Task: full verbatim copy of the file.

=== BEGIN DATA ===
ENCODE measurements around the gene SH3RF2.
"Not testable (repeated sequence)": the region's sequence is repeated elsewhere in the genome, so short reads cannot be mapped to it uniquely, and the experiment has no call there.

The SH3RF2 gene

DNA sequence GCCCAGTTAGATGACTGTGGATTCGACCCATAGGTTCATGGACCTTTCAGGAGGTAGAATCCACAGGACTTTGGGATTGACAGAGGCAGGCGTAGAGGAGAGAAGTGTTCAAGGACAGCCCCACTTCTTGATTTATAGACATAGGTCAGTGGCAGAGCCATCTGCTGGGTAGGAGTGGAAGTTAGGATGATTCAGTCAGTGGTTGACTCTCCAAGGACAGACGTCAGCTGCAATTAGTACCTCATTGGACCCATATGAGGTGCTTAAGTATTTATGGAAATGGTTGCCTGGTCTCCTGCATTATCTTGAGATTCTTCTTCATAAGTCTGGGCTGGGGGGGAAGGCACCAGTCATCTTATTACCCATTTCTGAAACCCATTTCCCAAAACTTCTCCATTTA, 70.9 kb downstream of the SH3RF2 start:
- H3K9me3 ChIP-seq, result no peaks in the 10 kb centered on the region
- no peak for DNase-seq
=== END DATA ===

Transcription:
ENCODE measurements around the gene SH3RF2.
"Not testable (repeated sequence)": the region's sequence is repeated elsewhere in the genome, so short reads cannot be mapped to it uniquely, and the experiment has no call there.

The SH3RF2 gene

DNA sequence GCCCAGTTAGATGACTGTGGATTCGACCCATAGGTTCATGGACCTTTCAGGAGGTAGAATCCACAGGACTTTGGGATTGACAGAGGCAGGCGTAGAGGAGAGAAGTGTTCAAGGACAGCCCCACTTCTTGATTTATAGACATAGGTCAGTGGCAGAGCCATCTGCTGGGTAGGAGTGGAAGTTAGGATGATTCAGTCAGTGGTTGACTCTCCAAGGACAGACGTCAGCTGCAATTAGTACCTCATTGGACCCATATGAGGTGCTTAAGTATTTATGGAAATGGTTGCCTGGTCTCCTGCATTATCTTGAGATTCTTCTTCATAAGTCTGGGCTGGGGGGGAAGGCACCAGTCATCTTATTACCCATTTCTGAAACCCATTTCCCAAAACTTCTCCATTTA, 70.9 kb downstream of the SH3RF2 start:
- H3K9me3 ChIP-seq, result no peaks in the 10 kb centered on the region
- no peak for DNase-seq